Leave it to Bezos

Amazon Figured Out How to Make Some $$$ on ‘Fan Fiction’

But there's no pornography allowed, so why bother?
Now is the part where I throw my head back and laugh. (Photo: flickr.com/oreilly)

Now is the part where I throw my head back and laugh. (Photo: flickr.com/oreilly)

Dig out your folder of Gossip Girl short stories, because Amazon has figured out a way to make some cold, hard cash on derivative works. You know, other than just replacing all the names and selling it to a publisher.

Fan fiction is dead! Long live fan fiction!

Today the company announced Kindle Worlds, described as “the first commercial publishing platform that will enable any writer to create fan fiction based on a range of original stories and characters and earn royalties for doing so.” But you can’t cash in on any old blockbuster fiction series, lest you want J.K. Rowling showing up at your house with her goons to knock some sense into you.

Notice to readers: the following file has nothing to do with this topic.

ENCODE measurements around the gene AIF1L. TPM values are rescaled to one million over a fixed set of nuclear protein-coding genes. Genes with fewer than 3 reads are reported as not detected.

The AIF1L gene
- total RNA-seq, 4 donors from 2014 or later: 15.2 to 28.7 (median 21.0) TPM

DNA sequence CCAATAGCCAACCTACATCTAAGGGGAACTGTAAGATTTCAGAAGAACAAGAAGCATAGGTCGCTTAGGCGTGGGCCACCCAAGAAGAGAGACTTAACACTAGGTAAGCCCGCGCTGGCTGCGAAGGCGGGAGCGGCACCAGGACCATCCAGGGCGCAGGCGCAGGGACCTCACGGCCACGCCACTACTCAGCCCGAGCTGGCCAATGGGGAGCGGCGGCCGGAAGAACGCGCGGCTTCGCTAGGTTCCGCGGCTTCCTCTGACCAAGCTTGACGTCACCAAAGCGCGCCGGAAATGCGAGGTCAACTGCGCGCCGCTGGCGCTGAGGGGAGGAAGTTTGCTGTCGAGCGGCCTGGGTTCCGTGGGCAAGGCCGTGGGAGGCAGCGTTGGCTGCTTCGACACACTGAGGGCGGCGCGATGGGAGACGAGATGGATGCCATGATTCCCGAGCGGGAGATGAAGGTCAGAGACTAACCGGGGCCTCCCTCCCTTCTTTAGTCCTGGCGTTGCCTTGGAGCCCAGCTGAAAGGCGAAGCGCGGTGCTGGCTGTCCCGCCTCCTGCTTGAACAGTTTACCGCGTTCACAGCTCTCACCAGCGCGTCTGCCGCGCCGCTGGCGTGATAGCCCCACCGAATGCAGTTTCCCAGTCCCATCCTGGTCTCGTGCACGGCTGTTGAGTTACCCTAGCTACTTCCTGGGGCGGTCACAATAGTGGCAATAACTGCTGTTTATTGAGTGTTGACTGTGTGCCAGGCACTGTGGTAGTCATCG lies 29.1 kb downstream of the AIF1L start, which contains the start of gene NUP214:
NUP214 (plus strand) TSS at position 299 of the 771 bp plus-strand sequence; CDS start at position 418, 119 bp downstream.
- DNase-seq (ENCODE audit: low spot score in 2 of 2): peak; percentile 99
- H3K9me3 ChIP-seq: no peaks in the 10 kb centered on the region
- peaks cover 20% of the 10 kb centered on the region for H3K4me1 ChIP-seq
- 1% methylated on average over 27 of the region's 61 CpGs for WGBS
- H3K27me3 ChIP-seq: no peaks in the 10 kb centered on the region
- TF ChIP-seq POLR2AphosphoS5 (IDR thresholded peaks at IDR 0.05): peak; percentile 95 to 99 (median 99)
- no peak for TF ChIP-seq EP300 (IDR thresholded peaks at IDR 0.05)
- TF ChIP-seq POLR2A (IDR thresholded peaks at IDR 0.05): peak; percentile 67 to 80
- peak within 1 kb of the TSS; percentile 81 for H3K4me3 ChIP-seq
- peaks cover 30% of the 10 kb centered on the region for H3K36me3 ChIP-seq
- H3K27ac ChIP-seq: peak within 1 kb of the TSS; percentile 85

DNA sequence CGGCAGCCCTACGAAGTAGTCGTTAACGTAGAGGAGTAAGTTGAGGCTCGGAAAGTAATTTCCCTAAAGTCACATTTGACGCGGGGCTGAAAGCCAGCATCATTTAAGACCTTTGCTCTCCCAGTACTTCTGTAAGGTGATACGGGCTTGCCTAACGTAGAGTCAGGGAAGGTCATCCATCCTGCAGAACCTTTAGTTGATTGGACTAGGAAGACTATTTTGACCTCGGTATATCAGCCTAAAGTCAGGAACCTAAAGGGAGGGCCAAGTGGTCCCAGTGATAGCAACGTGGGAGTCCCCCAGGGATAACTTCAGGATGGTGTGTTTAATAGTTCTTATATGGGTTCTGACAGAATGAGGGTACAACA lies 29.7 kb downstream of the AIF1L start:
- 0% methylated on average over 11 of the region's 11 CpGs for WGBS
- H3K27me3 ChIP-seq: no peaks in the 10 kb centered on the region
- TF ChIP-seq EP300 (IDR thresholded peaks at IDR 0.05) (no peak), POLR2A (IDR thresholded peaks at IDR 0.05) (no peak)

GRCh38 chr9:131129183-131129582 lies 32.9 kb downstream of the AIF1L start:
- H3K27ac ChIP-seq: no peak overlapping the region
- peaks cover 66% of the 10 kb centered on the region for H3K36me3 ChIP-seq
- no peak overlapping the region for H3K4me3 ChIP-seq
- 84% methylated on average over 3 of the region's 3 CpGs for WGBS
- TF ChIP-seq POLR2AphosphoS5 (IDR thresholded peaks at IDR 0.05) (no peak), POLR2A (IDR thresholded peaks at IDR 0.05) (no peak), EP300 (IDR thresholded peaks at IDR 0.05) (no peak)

Rather, Amazon has gotten licenses from Warner Bros. Television Group’s Alloy Entertainment for Gossip GirlPretty Little Liars, and Vampire Diaries. More licenses are reportedly coming soon; can’t wait to see which authors let people cash in on their lovingly crafted worlds. Both fanfic writers and rights holders will get royalties from Amazon (35 percent of net for the former).

There are a couple of big problems with this, though. For one, there are no crossovers allowed, so you can’t dump Sam and Dean from Supernatural into the Vampire Diaries. The Daily Dot’s Aja Romano doesn’t think this is really fan fiction, so much as just “offering to pay fans to write franchise tie-ins.”

Even more seriously, there’s no dirty business allowed. You can’t include “pornography or offensive depictions of graphic sexual acts” if you want to sell through Kindle Worlds.

Does Amazon even understand the point of fan fiction? Why bother if you can’t lovingly depict sadomasochistic encounters between Megatron and Optimus Prime?

Follow Kelly Faircloth on Twitter or via RSS. kfaircloth@observer.com